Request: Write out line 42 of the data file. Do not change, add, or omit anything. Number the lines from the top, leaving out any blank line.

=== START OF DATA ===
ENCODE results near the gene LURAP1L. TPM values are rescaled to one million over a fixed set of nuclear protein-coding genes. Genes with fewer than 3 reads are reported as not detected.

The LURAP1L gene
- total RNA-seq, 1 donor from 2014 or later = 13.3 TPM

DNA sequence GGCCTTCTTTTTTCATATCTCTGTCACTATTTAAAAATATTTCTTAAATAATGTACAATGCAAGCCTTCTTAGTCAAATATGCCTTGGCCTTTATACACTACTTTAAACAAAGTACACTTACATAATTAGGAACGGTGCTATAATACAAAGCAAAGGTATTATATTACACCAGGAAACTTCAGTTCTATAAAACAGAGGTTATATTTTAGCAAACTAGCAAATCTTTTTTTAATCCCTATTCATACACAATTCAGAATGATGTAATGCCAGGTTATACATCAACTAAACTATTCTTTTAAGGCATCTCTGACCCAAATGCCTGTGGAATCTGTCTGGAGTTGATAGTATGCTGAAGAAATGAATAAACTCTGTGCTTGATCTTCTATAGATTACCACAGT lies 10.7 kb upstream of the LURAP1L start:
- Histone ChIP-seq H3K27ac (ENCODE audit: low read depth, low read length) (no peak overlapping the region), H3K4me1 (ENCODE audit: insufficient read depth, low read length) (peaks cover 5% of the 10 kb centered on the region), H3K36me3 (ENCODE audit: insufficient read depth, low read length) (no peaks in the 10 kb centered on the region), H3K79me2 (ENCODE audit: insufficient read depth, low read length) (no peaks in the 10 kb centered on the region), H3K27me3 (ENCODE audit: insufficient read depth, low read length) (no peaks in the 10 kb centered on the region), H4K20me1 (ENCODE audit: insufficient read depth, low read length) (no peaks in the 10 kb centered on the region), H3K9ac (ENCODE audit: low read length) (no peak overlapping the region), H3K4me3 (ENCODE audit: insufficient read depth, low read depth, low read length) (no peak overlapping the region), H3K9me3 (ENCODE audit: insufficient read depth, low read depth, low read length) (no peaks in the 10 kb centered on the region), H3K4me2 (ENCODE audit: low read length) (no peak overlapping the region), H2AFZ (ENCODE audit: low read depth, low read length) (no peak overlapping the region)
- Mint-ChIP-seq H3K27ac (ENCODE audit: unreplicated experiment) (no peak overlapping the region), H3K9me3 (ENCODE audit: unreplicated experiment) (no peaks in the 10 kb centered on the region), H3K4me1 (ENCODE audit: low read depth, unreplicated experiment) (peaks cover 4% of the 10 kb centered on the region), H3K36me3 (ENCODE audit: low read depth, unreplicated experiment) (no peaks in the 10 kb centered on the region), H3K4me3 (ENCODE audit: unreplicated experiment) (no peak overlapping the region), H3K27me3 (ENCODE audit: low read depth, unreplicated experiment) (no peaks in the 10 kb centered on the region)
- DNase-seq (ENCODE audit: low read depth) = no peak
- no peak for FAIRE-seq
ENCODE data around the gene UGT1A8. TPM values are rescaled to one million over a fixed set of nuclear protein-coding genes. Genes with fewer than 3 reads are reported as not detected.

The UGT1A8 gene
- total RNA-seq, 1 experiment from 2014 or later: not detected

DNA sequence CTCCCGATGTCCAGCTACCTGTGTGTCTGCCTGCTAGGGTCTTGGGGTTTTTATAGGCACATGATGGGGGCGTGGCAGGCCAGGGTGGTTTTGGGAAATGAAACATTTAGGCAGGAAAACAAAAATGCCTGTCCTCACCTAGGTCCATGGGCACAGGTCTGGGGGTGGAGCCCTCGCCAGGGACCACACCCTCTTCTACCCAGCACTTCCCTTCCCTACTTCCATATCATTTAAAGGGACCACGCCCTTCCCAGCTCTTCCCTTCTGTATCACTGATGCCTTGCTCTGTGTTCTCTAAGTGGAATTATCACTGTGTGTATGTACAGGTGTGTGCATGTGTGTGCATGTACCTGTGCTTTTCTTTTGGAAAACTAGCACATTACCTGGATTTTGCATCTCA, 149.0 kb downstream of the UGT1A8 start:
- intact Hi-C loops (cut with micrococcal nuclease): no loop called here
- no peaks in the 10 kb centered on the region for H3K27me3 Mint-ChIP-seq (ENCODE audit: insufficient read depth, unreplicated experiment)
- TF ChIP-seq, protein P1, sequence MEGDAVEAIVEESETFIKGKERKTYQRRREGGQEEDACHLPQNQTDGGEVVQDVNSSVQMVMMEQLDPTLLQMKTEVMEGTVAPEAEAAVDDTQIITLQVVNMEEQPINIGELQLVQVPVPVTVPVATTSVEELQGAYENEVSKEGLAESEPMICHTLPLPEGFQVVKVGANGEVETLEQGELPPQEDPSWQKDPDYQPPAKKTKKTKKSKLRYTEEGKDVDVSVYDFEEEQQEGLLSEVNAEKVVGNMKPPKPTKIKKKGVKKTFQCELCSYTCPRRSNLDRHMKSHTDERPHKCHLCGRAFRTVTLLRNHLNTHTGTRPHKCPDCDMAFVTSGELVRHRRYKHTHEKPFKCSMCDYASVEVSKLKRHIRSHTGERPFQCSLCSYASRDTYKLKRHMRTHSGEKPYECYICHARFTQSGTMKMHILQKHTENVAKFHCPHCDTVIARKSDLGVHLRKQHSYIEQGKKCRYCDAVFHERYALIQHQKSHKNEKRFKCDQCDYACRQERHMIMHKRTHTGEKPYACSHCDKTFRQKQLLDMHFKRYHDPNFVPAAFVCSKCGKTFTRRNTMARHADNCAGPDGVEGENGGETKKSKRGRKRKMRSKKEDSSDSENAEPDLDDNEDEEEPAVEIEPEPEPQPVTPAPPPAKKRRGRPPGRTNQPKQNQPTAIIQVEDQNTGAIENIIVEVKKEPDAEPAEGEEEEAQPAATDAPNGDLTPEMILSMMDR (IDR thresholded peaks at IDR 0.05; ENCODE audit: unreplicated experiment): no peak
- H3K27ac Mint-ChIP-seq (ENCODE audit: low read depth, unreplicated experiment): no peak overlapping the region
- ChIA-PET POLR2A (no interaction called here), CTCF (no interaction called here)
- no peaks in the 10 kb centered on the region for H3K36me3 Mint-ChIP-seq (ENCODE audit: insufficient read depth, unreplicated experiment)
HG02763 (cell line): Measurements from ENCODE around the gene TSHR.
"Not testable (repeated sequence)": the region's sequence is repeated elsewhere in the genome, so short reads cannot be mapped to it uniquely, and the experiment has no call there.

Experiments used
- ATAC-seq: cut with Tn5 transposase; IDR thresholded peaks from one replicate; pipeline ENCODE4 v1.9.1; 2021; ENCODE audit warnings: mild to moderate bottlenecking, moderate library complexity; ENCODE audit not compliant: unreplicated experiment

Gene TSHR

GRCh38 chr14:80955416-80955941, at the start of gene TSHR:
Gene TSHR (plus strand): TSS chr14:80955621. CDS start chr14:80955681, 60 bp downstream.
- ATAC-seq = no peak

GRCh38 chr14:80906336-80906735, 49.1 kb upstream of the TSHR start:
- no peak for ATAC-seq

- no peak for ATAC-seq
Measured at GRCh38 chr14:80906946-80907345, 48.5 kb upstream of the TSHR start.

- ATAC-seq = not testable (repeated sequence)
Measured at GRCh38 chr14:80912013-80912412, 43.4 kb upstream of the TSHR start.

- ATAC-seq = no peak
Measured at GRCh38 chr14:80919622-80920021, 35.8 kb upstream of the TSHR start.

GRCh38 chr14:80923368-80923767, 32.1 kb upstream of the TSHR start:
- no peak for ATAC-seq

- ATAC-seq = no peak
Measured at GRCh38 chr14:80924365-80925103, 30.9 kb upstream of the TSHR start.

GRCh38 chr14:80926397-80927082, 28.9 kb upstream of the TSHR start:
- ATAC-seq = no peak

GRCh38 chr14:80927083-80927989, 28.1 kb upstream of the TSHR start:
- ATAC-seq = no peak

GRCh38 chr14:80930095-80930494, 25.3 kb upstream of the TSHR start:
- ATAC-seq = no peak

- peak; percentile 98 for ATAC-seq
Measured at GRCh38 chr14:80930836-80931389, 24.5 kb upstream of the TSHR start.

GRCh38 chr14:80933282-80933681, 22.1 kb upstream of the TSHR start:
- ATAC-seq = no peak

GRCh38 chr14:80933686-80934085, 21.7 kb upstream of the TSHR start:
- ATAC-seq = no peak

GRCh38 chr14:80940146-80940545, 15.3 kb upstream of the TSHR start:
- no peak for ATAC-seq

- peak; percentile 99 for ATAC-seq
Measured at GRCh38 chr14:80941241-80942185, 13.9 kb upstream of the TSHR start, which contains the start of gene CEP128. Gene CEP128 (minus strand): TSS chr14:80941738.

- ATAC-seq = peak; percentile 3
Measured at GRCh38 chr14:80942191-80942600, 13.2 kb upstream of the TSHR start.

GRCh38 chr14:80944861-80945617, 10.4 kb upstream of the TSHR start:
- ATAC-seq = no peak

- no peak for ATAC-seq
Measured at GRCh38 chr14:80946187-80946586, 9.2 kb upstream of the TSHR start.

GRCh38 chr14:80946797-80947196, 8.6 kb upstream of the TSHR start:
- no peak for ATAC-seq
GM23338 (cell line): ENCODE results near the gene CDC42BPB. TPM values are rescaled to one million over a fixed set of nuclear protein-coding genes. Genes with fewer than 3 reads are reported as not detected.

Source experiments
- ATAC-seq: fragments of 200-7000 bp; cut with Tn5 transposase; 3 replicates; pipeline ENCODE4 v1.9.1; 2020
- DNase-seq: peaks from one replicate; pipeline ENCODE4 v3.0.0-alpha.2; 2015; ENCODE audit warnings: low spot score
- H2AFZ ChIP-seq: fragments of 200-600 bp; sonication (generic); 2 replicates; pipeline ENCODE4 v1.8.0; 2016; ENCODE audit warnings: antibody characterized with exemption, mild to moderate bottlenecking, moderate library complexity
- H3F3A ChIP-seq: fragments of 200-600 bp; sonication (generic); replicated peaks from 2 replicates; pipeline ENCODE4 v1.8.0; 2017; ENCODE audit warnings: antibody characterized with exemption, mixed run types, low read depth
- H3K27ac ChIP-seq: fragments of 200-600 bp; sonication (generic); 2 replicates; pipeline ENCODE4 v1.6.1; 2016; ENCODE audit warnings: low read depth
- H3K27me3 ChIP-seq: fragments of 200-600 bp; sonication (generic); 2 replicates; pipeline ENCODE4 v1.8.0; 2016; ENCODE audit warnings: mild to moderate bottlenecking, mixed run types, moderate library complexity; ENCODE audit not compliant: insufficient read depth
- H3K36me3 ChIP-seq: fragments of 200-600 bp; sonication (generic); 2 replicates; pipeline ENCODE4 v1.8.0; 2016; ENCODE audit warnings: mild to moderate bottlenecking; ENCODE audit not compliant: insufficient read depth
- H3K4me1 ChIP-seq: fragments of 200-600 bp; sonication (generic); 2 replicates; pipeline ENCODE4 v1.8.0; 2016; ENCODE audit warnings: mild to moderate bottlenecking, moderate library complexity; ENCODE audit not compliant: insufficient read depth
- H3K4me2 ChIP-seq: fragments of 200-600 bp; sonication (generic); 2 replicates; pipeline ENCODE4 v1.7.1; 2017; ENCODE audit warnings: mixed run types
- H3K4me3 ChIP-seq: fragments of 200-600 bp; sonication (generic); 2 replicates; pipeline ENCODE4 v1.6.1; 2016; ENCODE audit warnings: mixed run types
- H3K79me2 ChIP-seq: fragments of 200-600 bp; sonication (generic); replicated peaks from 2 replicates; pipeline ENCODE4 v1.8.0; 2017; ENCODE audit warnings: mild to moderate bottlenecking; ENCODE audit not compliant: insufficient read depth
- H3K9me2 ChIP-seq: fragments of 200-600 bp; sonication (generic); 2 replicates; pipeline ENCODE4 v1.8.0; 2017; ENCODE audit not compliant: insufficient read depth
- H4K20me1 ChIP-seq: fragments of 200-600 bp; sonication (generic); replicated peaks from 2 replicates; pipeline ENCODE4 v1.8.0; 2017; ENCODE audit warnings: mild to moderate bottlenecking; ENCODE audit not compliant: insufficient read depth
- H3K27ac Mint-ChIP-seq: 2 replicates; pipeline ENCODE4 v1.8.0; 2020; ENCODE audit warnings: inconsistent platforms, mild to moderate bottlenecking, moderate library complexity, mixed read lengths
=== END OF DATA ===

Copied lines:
- ATAC-seq = no peak